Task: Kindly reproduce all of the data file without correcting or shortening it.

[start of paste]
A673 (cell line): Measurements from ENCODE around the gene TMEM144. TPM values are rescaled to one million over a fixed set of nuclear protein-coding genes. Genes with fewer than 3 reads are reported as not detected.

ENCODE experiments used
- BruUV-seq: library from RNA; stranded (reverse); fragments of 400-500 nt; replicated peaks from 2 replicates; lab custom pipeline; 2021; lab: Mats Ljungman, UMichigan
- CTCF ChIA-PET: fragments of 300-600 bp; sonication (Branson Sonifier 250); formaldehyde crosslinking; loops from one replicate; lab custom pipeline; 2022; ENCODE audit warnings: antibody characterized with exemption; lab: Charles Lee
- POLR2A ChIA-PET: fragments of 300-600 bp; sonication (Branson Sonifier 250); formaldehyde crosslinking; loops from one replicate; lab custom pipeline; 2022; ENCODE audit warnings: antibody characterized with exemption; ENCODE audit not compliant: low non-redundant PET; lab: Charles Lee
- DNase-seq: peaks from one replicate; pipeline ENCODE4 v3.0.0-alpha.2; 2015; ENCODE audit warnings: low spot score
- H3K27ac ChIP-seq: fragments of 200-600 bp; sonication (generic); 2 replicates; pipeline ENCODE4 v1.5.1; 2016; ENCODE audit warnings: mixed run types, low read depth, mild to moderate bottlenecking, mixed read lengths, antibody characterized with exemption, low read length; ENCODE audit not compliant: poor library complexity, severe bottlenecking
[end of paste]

A673 (cell line): Measurements from ENCODE around the gene TMEM144. TPM values are rescaled to one million over a fixed set of nuclear protein-coding genes. Genes with fewer than 3 reads are reported as not detected.

ENCODE experiments used
- BruUV-seq: library from RNA; stranded (reverse); fragments of 400-500 nt; replicated peaks from 2 replicates; lab custom pipeline; 2021; lab: Mats Ljungman, UMichigan
- CTCF ChIA-PET: fragments of 300-600 bp; sonication (Branson Sonifier 250); formaldehyde crosslinking; loops from one replicate; lab custom pipeline; 2022; ENCODE audit warnings: antibody characterized with exemption; lab: Charles Lee
- POLR2A ChIA-PET: fragments of 300-600 bp; sonication (Branson Sonifier 250); formaldehyde crosslinking; loops from one replicate; lab custom pipeline; 2022; ENCODE audit warnings: antibody characterized with exemption; ENCODE audit not compliant: low non-redundant PET; lab: Charles Lee
- DNase-seq: peaks from one replicate; pipeline ENCODE4 v3.0.0-alpha.2; 2015; ENCODE audit warnings: low spot score
- H3K27ac ChIP-seq: fragments of 200-600 bp; sonication (generic); 2 replicates; pipeline ENCODE4 v1.5.1; 2016; ENCODE audit warnings: mixed run types, low read depth, mild to moderate bottlenecking, mixed read lengths, antibody characterized with exemption, low read length; ENCODE audit not compliant: poor library complexity, severe bottlenecking